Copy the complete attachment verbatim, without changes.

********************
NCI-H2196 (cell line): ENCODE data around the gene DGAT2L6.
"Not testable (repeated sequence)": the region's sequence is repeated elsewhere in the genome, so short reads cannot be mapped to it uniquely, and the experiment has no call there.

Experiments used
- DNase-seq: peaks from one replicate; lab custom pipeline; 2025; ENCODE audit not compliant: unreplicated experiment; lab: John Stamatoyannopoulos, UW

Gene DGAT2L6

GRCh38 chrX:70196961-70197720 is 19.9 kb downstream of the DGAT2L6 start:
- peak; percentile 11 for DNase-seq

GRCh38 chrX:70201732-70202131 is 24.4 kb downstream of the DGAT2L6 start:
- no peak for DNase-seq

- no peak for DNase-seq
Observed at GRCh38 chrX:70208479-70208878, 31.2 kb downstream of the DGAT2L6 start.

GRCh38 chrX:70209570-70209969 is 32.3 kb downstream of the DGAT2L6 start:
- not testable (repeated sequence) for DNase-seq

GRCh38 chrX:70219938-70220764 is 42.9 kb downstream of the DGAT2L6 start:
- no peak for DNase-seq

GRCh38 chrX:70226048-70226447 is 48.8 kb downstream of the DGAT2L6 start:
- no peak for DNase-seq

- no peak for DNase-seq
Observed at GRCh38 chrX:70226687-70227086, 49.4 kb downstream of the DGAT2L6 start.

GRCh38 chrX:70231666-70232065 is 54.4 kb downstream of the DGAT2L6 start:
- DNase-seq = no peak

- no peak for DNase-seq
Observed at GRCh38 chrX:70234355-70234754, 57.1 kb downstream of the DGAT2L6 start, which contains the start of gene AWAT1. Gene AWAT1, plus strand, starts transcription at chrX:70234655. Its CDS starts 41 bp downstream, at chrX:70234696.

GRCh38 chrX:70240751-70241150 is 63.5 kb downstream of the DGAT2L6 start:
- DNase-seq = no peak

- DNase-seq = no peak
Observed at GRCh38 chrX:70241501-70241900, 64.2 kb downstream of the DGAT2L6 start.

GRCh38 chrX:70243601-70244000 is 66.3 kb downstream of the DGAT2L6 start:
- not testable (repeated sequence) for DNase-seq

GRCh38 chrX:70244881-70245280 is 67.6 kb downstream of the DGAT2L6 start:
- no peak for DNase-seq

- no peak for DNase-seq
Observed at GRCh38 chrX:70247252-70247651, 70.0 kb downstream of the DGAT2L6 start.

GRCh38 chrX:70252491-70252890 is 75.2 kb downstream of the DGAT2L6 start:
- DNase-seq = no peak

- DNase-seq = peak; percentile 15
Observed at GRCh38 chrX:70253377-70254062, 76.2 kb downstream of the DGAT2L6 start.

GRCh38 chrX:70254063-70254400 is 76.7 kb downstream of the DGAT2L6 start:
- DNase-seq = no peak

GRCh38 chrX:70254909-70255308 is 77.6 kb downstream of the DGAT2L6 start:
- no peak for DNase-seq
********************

NCI-H2196 (cell line): ENCODE data around the gene DGAT2L6.
"Not testable (repeated sequence)": the region's sequence is repeated elsewhere in the genome, so short reads cannot be mapped to it uniquely, and the experiment has no call there.

Experiments used
- DNase-seq: peaks from one replicate; lab custom pipeline; 2025; ENCODE audit not compliant: unreplicated experiment; lab: John Stamatoyannopoulos, UW

Gene DGAT2L6

GRCh38 chrX:70196961-70197720 is 19.9 kb downstream of the DGAT2L6 start:
- peak; percentile 11 for DNase-seq

GRCh38 chrX:70201732-70202131 is 24.4 kb downstream of the DGAT2L6 start:
- no peak for DNase-seq

- no peak for DNase-seq
Observed at GRCh38 chrX:70208479-70208878, 31.2 kb downstream of the DGAT2L6 start.

GRCh38 chrX:70209570-70209969 is 32.3 kb downstream of the DGAT2L6 start:
- not testable (repeated sequence) for DNase-seq

GRCh38 chrX:70219938-70220764 is 42.9 kb downstream of the DGAT2L6 start:
- no peak for DNase-seq

GRCh38 chrX:70226048-70226447 is 48.8 kb downstream of the DGAT2L6 start:
- no peak for DNase-seq

- no peak for DNase-seq
Observed at GRCh38 chrX:70226687-70227086, 49.4 kb downstream of the DGAT2L6 start.

GRCh38 chrX:70231666-70232065 is 54.4 kb downstream of the DGAT2L6 start:
- DNase-seq = no peak

- no peak for DNase-seq
Observed at GRCh38 chrX:70234355-70234754, 57.1 kb downstream of the DGAT2L6 start, which contains the start of gene AWAT1. Gene AWAT1, plus strand, starts transcription at chrX:70234655. Its CDS starts 41 bp downstream, at chrX:70234696.

GRCh38 chrX:70240751-70241150 is 63.5 kb downstream of the DGAT2L6 start:
- DNase-seq = no peak

- DNase-seq = no peak
Observed at GRCh38 chrX:70241501-70241900, 64.2 kb downstream of the DGAT2L6 start.

GRCh38 chrX:70243601-70244000 is 66.3 kb downstream of the DGAT2L6 start:
- not testable (repeated sequence) for DNase-seq

GRCh38 chrX:70244881-70245280 is 67.6 kb downstream of the DGAT2L6 start:
- no peak for DNase-seq

- no peak for DNase-seq
Observed at GRCh38 chrX:70247252-70247651, 70.0 kb downstream of the DGAT2L6 start.

GRCh38 chrX:70252491-70252890 is 75.2 kb downstream of the DGAT2L6 start:
- DNase-seq = no peak

- DNase-seq = peak; percentile 15
Observed at GRCh38 chrX:70253377-70254062, 76.2 kb downstream of the DGAT2L6 start.

GRCh38 chrX:70254063-70254400 is 76.7 kb downstream of the DGAT2L6 start:
- DNase-seq = no peak

GRCh38 chrX:70254909-70255308 is 77.6 kb downstream of the DGAT2L6 start:
- no peak for DNase-seq